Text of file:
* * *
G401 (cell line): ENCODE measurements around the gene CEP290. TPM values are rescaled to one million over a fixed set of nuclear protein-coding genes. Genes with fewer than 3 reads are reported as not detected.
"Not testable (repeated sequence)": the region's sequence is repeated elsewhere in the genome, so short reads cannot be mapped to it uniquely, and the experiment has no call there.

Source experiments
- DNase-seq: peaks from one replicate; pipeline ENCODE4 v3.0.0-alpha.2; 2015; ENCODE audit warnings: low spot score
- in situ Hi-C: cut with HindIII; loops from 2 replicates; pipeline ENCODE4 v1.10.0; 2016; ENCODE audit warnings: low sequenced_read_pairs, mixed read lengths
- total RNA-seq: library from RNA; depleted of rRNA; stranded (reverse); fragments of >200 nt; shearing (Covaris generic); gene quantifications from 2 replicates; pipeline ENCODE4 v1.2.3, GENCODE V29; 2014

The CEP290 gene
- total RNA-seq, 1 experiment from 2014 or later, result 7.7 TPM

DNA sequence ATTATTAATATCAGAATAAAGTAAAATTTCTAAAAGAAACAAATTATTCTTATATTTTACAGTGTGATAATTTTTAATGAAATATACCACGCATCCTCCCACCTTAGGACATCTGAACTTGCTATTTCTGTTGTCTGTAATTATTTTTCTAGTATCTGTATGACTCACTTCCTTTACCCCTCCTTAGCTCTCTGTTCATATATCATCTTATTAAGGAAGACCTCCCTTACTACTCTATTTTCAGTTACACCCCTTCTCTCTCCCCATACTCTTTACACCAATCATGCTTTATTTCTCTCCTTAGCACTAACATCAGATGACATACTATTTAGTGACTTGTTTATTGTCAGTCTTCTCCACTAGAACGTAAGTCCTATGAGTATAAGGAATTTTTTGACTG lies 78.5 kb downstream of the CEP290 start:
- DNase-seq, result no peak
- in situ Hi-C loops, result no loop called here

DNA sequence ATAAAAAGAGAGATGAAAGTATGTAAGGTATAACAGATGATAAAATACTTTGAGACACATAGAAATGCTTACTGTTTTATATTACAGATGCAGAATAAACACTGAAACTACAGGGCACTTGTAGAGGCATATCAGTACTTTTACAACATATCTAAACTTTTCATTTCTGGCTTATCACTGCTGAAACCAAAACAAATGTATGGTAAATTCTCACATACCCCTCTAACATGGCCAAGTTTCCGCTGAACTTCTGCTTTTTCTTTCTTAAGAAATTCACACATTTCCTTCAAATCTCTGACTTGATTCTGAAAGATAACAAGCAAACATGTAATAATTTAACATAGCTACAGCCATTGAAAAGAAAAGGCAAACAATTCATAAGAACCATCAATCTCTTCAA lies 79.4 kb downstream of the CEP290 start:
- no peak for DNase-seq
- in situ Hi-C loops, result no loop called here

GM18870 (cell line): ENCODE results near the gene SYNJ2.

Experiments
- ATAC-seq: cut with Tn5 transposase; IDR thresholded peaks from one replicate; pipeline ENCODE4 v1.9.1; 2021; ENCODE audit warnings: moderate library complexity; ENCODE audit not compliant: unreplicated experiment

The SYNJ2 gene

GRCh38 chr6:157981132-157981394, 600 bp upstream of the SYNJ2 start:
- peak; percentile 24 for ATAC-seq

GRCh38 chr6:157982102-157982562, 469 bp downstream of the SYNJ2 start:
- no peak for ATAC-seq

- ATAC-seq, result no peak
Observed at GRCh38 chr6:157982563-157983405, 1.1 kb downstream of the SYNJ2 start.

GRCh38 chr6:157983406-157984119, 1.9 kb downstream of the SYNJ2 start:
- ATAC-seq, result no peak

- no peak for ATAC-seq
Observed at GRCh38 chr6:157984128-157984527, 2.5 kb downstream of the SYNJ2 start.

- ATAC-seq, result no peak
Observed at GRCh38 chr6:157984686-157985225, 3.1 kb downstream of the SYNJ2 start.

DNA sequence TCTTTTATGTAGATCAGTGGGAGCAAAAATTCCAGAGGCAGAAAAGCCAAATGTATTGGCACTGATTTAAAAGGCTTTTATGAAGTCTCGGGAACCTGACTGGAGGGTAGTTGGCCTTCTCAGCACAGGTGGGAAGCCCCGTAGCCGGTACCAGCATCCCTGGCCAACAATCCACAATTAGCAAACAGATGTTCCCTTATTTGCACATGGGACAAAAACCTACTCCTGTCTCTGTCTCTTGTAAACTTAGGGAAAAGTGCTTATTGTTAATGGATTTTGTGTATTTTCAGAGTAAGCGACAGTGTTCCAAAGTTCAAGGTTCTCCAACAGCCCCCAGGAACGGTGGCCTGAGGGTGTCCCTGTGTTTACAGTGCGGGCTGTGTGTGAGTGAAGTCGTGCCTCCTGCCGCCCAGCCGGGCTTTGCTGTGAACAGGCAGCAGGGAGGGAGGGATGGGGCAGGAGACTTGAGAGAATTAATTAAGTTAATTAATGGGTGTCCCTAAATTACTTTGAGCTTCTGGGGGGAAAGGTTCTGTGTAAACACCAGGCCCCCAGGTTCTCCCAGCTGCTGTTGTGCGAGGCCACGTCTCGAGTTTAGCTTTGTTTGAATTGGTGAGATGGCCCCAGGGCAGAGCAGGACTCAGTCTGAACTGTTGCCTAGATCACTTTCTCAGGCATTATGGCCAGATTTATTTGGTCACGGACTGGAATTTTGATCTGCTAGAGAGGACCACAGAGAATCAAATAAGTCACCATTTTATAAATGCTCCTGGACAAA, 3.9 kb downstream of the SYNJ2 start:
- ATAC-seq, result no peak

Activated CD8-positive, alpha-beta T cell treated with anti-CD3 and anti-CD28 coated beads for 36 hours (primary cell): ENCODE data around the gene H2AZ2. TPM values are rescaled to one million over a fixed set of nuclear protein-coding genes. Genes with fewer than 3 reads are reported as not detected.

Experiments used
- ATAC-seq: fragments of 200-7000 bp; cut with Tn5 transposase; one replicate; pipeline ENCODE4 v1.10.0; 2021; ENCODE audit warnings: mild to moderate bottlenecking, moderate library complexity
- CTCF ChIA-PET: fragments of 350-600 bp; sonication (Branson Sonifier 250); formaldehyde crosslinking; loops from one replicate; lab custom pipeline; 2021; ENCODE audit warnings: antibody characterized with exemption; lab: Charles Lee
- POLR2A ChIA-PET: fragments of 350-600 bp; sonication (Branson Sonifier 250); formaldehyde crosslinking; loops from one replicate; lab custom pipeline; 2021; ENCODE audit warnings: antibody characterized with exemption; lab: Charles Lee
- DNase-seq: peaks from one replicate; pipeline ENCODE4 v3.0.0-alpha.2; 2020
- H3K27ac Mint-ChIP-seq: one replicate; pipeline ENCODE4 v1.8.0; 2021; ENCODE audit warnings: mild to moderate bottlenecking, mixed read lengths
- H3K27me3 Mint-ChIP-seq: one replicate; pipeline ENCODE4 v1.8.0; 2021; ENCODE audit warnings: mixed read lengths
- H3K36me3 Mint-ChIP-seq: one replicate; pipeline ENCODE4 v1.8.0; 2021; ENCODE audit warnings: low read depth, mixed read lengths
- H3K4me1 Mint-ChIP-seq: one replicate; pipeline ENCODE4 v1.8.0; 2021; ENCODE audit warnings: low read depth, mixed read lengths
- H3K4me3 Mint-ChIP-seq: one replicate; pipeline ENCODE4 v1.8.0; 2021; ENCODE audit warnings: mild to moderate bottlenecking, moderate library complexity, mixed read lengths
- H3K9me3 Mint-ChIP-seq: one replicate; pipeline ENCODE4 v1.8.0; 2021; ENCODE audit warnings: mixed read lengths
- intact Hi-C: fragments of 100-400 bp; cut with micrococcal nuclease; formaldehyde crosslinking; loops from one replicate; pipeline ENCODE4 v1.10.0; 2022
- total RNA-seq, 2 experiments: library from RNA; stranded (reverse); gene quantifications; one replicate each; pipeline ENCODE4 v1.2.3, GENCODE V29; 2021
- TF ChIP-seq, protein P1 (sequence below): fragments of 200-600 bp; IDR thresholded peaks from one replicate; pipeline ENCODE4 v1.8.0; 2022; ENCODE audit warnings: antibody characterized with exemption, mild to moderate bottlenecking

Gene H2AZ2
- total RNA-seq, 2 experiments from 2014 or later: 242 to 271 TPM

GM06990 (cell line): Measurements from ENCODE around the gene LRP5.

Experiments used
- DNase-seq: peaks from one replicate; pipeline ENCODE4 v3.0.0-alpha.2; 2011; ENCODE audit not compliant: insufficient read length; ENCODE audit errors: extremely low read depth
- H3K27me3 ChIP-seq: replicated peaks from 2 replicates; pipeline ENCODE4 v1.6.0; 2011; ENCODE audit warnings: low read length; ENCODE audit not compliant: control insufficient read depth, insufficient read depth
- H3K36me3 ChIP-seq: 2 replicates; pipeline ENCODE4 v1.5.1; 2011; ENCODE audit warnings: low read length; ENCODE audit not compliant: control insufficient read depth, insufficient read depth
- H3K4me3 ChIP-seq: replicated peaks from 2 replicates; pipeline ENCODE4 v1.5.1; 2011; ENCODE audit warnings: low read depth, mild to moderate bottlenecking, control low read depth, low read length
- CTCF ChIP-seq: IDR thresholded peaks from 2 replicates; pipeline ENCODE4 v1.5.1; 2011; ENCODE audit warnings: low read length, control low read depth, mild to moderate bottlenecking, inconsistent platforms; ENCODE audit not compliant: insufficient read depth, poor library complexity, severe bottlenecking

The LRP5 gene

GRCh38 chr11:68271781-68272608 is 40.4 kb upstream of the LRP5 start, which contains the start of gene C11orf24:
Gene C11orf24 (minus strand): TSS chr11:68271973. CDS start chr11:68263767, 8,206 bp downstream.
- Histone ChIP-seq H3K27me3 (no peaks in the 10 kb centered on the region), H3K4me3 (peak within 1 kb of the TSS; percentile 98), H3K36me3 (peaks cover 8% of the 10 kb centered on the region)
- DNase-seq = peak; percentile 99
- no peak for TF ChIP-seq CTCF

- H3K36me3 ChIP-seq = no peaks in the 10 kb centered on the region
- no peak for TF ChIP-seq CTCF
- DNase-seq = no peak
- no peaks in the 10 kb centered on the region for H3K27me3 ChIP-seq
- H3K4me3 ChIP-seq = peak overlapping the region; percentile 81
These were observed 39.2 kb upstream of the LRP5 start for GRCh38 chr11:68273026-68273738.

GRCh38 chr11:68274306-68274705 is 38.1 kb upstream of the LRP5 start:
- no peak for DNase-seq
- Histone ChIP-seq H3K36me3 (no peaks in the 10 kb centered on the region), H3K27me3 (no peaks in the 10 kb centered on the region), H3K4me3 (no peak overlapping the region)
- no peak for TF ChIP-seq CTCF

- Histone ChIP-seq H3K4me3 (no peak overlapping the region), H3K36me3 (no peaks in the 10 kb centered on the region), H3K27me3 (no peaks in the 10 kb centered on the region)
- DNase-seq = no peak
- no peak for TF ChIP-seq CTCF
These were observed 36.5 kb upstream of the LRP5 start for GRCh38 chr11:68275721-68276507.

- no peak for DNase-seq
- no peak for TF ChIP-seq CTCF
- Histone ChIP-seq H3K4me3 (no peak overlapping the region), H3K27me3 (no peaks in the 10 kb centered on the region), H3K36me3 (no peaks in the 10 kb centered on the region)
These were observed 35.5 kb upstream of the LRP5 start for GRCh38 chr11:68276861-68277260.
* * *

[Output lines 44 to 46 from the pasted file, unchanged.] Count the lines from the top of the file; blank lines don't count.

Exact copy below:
- H3K9me3 Mint-ChIP-seq: one replicate; pipeline ENCODE4 v1.8.0; 2021; ENCODE audit warnings: mixed read lengths
- intact Hi-C: fragments of 100-400 bp; cut with micrococcal nuclease; formaldehyde crosslinking; loops from one replicate; pipeline ENCODE4 v1.10.0; 2022
- total RNA-seq, 2 experiments: library from RNA; stranded (reverse); gene quantifications; one replicate each; pipeline ENCODE4 v1.2.3, GENCODE V29; 2021